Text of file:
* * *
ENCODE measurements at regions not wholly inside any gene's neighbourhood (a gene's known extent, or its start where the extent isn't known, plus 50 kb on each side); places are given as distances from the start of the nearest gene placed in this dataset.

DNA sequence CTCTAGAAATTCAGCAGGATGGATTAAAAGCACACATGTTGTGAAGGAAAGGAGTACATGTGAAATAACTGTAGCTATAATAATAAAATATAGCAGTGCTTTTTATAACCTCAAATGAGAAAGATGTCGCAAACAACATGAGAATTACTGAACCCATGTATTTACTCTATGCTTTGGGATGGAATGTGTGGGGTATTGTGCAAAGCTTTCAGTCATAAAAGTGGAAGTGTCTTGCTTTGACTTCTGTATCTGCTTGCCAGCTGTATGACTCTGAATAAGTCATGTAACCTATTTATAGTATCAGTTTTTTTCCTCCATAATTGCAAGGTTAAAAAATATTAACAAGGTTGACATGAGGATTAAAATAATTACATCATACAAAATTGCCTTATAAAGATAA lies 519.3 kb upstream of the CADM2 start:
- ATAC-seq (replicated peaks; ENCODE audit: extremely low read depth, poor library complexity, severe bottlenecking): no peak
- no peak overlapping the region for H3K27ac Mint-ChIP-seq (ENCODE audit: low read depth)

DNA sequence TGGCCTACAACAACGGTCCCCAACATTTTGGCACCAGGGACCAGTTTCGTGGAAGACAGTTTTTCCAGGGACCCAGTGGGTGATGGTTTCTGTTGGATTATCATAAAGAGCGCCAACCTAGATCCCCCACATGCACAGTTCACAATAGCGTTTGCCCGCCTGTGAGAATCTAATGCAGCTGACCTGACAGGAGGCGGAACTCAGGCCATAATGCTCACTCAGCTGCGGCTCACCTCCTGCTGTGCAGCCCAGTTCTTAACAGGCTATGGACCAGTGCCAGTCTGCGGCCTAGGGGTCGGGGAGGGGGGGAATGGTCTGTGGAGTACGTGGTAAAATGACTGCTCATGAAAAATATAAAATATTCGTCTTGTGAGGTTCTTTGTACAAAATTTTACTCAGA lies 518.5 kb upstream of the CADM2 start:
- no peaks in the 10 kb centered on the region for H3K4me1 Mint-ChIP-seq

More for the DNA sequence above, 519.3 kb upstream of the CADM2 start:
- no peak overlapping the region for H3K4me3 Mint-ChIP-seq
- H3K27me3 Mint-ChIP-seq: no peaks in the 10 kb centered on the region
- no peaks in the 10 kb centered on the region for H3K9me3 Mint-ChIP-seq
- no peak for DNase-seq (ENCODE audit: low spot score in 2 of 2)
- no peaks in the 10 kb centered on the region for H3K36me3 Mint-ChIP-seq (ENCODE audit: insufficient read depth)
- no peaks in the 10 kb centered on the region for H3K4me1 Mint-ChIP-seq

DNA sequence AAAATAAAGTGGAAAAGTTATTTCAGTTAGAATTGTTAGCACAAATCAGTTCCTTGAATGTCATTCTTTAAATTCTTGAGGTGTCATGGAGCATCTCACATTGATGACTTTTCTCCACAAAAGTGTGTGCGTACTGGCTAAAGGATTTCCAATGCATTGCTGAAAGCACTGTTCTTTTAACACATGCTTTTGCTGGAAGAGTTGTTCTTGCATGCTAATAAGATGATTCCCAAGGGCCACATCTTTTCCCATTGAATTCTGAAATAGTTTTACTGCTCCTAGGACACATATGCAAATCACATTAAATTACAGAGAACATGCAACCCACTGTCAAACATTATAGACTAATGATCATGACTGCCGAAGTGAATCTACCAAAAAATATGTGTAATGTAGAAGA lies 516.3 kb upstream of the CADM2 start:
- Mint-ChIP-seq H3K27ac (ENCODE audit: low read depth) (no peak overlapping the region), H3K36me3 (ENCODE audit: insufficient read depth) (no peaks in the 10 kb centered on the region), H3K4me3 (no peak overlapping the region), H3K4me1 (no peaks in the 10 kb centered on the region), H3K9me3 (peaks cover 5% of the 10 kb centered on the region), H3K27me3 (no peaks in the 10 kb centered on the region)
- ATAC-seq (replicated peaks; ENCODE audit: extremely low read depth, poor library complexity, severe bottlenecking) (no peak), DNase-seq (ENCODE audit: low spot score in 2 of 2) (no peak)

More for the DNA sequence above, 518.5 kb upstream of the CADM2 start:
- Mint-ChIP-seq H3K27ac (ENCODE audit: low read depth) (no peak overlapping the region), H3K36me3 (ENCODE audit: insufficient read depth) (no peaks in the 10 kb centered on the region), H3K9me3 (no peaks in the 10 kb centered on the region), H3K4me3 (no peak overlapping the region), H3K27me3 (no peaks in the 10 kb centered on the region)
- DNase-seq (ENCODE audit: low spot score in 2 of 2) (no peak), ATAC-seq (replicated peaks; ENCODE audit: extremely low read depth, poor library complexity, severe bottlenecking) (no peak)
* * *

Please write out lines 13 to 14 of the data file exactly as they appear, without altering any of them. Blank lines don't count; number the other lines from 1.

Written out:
- no peaks in the 10 kb centered on the region for H3K4me1 Mint-ChIP-seq

DNA sequence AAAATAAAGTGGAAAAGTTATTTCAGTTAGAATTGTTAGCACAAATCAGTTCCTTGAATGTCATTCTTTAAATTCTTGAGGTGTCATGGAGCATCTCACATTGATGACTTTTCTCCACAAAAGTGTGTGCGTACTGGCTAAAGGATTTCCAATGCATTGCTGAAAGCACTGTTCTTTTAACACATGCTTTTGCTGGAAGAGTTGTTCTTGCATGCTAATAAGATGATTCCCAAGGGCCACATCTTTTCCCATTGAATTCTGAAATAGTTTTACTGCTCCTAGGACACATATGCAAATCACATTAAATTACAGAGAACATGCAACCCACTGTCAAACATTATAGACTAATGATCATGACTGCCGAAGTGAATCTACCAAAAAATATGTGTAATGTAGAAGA lies 516.3 kb upstream of the CADM2 start: